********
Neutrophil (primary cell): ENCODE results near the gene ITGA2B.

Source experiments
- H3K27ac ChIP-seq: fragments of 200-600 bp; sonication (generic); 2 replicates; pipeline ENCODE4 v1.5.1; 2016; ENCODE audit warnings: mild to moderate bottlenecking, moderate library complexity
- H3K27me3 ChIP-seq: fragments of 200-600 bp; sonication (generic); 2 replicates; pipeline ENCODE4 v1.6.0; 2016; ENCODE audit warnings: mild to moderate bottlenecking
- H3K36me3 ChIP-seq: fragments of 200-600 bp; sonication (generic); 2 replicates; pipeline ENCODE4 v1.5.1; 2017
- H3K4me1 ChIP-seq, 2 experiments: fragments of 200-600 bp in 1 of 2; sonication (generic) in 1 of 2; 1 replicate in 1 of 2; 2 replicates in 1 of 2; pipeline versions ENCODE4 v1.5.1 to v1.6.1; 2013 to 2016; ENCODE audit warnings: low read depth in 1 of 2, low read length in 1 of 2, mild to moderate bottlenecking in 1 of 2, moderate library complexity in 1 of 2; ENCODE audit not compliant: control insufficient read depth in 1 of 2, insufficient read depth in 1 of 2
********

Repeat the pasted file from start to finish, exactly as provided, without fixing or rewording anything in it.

Neutrophil (primary cell): ENCODE results near the gene ITGA2B.

Source experiments
- H3K27ac ChIP-seq: fragments of 200-600 bp; sonication (generic); 2 replicates; pipeline ENCODE4 v1.5.1; 2016; ENCODE audit warnings: mild to moderate bottlenecking, moderate library complexity
- H3K27me3 ChIP-seq: fragments of 200-600 bp; sonication (generic); 2 replicates; pipeline ENCODE4 v1.6.0; 2016; ENCODE audit warnings: mild to moderate bottlenecking
- H3K36me3 ChIP-seq: fragments of 200-600 bp; sonication (generic); 2 replicates; pipeline ENCODE4 v1.5.1; 2017
- H3K4me1 ChIP-seq, 2 experiments: fragments of 200-600 bp in 1 of 2; sonication (generic) in 1 of 2; 1 replicate in 1 of 2; 2 replicates in 1 of 2; pipeline versions ENCODE4 v1.5.1 to v1.6.1; 2013 to 2016; ENCODE audit warnings: low read depth in 1 of 2, low read length in 1 of 2, mild to moderate bottlenecking in 1 of 2, moderate library complexity in 1 of 2; ENCODE audit not compliant: control insufficient read depth in 1 of 2, insufficient read depth in 1 of 2